A LOVELY QUOTE TO ROUND OFF OUR REVELS
You will also have the opportunity to marvel at the sheer genius of his ability, as Richard rounds off a memorable tour with one of the loveliest quotes from the pen of the Bard. A quote which, in so many ways, encompasses the very passage of time, whilst capturing perfectly the sheer fleetingness of life.
But, above all else, a quote that seems to acknowledge the fact that, in the greater scheme of things, the Globe's existence, here on the south shore of the River Thames, was a mere blip in London's timeline.
Our revels now are ended. These our actors,
As I foretold you, were all spirits and
Are melted into air, into thin air:
And, like the baseless fabric of this vision,
The cloud-capp'd towers, the gorgeous palaces,
The solemn temples, the great globe itself,
Yea, all which it inherit, shall dissolve
And, like this insubstantial pageant faded,
Leave not a rack behind. We are such stuff
As dreams are made on, and our little life
Is rounded with a sleep.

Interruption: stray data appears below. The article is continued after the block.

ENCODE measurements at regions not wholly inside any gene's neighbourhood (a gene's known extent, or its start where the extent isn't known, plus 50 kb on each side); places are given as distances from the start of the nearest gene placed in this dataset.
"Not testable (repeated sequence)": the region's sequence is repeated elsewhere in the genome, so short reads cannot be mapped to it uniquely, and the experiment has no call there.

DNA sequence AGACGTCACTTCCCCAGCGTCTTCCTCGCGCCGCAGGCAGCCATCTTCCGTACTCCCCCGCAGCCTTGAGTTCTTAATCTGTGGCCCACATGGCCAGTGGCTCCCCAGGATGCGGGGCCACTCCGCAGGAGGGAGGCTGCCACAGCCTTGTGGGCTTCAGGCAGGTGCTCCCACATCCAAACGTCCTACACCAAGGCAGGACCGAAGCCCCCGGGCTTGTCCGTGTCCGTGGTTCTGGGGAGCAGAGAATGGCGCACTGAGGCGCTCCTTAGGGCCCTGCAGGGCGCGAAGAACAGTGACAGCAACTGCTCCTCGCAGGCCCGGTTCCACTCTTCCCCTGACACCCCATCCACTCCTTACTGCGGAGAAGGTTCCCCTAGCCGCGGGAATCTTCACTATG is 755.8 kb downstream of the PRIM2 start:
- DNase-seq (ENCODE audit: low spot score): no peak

From The Tempest, Act 4, Scene 1
THE FINAL CURTAIN
And thus, the curtain descends upon the final moment of our Shakespeare Birthday Walk, as we contemplate the fact that April 23rd not only remembers the date of his birth, but it also marks the anniversary of the day on which his - not so - little life was rounded with the sleep of uninterrupted immortality.
With the tour over, there'll be lots to do in the immediate vicinity.
There is, for example, a goodly smattering of restaurants catering to all tastes and pockets.
And, if you want a real taste of London history, we'll be just a few minutes walk away from one of London's most historic riverside taverns, The Anchor, where you can rest your feet and enjoy a hearty meal before heading home.